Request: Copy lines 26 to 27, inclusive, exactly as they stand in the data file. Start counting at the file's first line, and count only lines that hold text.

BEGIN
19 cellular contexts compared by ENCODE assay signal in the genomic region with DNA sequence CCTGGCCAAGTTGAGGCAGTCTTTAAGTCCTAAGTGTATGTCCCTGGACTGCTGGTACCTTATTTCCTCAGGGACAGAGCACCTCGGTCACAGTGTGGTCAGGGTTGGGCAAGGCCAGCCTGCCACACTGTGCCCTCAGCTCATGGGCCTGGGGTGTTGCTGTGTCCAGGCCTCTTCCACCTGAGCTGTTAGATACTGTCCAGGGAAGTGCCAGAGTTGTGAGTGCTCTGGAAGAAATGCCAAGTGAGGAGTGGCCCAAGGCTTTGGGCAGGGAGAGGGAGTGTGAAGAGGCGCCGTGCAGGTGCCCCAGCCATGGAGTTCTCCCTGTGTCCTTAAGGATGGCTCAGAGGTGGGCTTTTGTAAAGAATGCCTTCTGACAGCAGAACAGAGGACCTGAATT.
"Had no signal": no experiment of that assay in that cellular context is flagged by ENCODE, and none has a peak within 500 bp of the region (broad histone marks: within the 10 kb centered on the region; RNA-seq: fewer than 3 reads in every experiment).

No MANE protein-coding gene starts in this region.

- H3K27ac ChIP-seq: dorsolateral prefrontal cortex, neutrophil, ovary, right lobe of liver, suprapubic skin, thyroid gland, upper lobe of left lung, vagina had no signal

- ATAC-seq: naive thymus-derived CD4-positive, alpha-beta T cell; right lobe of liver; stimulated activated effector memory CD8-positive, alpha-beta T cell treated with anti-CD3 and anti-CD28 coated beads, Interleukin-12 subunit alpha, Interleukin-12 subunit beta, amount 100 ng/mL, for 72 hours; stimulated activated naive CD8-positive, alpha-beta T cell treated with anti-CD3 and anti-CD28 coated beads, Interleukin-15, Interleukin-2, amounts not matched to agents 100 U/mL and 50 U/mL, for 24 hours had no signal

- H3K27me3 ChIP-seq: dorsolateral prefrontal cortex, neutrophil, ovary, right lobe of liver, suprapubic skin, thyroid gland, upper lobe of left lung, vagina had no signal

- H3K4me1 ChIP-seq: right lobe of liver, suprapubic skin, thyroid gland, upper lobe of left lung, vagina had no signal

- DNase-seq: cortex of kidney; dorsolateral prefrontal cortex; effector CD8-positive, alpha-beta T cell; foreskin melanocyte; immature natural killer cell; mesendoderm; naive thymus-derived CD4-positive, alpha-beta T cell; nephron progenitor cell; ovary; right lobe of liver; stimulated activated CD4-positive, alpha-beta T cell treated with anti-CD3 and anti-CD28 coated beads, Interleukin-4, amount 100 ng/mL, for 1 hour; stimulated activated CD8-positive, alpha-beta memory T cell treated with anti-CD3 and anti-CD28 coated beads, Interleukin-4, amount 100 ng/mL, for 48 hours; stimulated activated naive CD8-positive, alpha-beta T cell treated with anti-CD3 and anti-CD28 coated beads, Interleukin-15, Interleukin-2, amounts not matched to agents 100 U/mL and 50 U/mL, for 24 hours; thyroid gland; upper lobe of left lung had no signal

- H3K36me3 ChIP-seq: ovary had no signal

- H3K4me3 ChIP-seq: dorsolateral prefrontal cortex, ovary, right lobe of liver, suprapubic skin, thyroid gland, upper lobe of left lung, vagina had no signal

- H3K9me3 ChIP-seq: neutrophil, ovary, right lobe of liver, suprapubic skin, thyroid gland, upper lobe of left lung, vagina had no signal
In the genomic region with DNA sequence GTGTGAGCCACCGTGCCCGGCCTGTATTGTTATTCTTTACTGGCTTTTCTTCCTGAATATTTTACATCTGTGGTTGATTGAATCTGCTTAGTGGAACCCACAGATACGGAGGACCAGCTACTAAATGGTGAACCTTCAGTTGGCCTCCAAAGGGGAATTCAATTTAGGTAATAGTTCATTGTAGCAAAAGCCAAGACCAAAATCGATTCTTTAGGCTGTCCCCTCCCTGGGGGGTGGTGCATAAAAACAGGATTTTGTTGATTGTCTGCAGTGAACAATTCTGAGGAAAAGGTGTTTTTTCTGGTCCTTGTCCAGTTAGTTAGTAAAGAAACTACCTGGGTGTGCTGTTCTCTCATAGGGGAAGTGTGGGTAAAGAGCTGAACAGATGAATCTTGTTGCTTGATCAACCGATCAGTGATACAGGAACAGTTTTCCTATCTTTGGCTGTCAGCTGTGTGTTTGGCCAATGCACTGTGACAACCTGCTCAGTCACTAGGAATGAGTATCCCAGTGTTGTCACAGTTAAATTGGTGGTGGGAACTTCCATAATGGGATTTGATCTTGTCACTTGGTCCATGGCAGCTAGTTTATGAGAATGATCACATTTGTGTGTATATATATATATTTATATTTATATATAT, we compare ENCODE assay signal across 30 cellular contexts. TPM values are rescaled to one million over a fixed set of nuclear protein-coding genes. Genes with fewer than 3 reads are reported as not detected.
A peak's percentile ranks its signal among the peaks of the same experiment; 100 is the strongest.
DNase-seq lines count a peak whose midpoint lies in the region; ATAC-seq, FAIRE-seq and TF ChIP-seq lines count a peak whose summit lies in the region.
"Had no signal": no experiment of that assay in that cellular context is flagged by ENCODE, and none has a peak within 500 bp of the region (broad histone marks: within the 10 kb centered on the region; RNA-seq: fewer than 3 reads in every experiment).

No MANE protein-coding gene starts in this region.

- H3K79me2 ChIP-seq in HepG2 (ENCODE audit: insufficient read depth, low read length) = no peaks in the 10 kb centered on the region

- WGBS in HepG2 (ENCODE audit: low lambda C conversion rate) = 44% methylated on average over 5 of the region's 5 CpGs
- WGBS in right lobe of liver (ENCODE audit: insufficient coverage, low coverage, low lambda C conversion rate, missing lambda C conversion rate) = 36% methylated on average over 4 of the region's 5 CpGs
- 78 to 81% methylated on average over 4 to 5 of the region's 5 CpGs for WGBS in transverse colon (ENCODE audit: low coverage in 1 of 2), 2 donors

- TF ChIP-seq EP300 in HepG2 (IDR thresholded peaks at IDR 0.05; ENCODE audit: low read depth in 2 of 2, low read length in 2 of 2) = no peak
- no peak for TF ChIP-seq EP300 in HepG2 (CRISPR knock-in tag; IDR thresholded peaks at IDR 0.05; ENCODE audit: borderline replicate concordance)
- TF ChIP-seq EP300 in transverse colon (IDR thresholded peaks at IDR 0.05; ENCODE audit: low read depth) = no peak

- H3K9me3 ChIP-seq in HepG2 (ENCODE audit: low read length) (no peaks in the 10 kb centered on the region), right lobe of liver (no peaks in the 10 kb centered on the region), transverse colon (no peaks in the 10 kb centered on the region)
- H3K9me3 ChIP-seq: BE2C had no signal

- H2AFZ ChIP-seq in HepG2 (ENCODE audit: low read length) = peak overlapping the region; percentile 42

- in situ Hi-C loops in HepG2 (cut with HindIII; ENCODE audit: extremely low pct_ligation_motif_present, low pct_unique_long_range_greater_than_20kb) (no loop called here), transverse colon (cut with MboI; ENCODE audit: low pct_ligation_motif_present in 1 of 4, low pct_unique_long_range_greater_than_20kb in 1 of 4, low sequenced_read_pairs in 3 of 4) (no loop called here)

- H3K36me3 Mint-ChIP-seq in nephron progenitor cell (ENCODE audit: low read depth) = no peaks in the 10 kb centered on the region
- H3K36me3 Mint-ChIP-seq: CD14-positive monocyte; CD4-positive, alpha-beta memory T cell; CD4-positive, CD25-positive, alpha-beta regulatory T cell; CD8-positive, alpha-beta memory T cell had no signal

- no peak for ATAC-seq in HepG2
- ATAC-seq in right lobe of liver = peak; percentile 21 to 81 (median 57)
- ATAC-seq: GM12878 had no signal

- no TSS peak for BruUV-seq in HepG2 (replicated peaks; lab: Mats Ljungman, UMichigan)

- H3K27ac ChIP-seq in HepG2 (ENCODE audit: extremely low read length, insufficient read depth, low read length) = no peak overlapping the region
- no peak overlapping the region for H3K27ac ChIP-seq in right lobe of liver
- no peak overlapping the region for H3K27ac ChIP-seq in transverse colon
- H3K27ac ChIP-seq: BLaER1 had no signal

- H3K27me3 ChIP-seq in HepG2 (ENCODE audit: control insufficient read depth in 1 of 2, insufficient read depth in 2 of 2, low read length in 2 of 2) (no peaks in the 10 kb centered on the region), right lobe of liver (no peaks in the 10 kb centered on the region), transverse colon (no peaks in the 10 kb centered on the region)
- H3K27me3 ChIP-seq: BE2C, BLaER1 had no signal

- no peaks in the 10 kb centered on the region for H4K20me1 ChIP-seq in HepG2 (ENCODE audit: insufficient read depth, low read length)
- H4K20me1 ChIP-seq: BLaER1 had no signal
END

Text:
- H2AFZ ChIP-seq in HepG2 (ENCODE audit: low read length) = peak overlapping the region; percentile 42

- in situ Hi-C loops in HepG2 (cut with HindIII; ENCODE audit: extremely low pct_ligation_motif_present, low pct_unique_long_range_greater_than_20kb) (no loop called here), transverse colon (cut with MboI; ENCODE audit: low pct_ligation_motif_present in 1 of 4, low pct_unique_long_range_greater_than_20kb in 1 of 4, low sequenced_read_pairs in 3 of 4) (no loop called here)